Hobbs choreographed and composed the music for “Whisper,” which he dances here with Jessica Evans, a member of Hobbs’ Portland company Push/Fold, each in voluminous blue pants, each topless, though much of the dance is performed with the dancers’ backs to the audience. The duet starts on the floor and somehow I had the image of synchronized swimmers pop into my mind, and then I started interpreting the movement phrases as strokes—a lot of backstroke! Like “roil,” the mood is somber, and Evans and Hobbs move together quite well.

Eliza Larson in "Solo/Solo"/Photo by Bill Watt

Eliza Larson in “Solo/Solo”/Photo by Bill Watt

Eliza Larson, “Solo/Solo”
Larson has recently returned to Portland, where she co-directs the Mountain Empire Performance Collective, after earning an MFA in dance from Smith College, and this dance started when Larson and her collaborator Barbara Tait decided to turn texts into movement. Not literally. Tait performs in a video projected on the large back wall. She’s in woodsy looking space and her dance involves a lot of work on the ground, spinning. Does she hear the score we do in the audience (Now Ensemble, Topaz Rags, Nils Frahm)? It’s much brighter there, and somehow that contrast with the more darkly lit space that Larson inhabits makes the dance in front of us seem plaintive, separated from that wood and from that dancerly companionship. Larson is a skilled dancer and possesses a good singing voice, and even though one of her sections had a certain sensuality to it, I couldn’t shake the nostalgia for the sunlit space on the screen.

Lauren Edson, “Barbarian Princess”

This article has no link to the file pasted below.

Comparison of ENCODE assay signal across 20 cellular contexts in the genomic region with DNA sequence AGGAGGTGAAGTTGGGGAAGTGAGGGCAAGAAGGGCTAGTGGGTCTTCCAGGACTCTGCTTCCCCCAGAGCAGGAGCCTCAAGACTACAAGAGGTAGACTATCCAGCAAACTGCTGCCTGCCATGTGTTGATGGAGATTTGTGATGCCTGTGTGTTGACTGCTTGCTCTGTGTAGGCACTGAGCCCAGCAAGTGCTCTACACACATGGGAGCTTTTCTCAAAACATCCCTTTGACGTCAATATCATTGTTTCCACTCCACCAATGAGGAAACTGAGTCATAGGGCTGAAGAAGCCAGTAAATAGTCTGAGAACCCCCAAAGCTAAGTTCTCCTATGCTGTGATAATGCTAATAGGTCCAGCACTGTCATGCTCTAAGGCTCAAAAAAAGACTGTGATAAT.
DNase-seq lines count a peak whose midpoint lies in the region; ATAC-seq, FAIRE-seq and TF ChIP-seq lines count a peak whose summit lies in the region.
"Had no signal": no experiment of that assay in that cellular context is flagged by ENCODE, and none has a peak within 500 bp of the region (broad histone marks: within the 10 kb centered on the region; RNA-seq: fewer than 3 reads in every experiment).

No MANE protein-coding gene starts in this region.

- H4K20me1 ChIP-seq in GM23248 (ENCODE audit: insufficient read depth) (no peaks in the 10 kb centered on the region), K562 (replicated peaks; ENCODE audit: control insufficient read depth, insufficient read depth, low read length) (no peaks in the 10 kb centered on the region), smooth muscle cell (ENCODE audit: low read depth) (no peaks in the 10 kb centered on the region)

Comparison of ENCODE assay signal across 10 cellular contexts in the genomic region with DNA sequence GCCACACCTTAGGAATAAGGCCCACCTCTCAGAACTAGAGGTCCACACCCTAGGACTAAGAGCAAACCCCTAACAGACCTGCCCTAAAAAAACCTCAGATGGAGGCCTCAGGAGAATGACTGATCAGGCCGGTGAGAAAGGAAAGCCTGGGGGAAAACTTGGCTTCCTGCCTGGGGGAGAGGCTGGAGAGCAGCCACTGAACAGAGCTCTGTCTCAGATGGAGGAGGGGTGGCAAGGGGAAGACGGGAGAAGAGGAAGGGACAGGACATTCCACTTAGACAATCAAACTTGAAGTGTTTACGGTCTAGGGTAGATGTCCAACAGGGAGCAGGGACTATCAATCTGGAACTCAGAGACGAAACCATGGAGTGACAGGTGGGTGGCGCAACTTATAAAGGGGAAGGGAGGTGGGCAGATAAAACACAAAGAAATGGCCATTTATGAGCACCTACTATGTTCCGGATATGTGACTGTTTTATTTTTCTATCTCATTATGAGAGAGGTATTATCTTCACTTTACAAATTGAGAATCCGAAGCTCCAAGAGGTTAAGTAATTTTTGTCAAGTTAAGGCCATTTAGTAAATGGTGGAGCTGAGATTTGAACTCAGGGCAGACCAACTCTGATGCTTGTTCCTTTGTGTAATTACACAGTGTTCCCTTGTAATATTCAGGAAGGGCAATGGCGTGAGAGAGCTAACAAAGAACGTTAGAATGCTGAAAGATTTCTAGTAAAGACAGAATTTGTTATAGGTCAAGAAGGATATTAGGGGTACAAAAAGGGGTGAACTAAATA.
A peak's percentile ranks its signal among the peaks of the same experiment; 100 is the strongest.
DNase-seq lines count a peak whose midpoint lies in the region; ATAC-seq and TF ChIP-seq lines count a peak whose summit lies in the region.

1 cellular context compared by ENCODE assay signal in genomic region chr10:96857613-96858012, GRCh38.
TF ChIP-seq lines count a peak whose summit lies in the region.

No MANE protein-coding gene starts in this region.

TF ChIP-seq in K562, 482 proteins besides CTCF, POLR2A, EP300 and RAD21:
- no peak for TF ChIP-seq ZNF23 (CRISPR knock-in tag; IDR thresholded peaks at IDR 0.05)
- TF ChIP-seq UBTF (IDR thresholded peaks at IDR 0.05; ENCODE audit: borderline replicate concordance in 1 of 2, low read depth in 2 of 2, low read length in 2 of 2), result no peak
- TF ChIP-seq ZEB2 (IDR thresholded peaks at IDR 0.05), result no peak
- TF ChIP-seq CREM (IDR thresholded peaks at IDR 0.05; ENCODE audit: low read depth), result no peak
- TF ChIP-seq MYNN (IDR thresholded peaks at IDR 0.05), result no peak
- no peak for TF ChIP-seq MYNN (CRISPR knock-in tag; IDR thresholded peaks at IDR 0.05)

See? I know you were wondering when the Barbarian Princess would come along, and here she is. But she’s not related to Conan the Barbarian—she’s Zelda Fitzgerald, which allows costumer Michelle Lesniak (the Season 11 “Project Runway” winner) to play with designs from the ‘20s with the company, three women and three men. Edson as Zelda is definitely flapper-inspired, and the guys are in baggy shorts with suspenders and socks held up by garters. The Boise company, called LED, is athletic, dramatic, and almost as determined to put itself in danger as Cloud and Geiger were. Edson’s partner Andrew Stensaas supplies the sound design, which is rock-oriented, and provides live percussion and vocals. Edson herself makes an excellent Zelda in this context, in the push-pull of her relationship with F. Scott Fitzgerald and her own mental health. Actually, if Zelda had the sureness of Edson on stage, things would have gone much better for her. Anyway, “Barbarian Princess” concludes Dance+ on a rousing note.

Conduit’s Program A begins at 7 pm, July 8-11, and Program B follows at 9 pm. In between POV dances in the lovely atrium at Reed’s new Performing Arts Building, on the west side of campus, 3203 SE Woodstock.